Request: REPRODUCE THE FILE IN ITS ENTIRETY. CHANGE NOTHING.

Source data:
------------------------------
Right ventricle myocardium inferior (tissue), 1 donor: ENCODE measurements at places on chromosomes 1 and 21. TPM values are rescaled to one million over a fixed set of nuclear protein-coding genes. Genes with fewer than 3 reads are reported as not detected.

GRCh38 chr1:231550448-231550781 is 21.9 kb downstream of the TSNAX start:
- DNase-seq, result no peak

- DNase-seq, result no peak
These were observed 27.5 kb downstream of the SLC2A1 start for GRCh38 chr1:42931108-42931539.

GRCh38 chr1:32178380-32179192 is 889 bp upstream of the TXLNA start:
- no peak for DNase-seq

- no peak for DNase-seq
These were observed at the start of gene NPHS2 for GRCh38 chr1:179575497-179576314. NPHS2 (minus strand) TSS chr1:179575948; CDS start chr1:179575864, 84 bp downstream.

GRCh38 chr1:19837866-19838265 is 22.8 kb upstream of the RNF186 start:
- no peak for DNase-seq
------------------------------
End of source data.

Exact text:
Right ventricle myocardium inferior (tissue), 1 donor: ENCODE measurements at places on chromosomes 1 and 21. TPM values are rescaled to one million over a fixed set of nuclear protein-coding genes. Genes with fewer than 3 reads are reported as not detected.

GRCh38 chr1:231550448-231550781 is 21.9 kb downstream of the TSNAX start:
- DNase-seq, result no peak

- DNase-seq, result no peak
These were observed 27.5 kb downstream of the SLC2A1 start for GRCh38 chr1:42931108-42931539.

GRCh38 chr1:32178380-32179192 is 889 bp upstream of the TXLNA start:
- no peak for DNase-seq

- no peak for DNase-seq
These were observed at the start of gene NPHS2 for GRCh38 chr1:179575497-179576314. NPHS2 (minus strand) TSS chr1:179575948; CDS start chr1:179575864, 84 bp downstream.

GRCh38 chr1:19837866-19838265 is 22.8 kb upstream of the RNF186 start:
- no peak for DNase-seq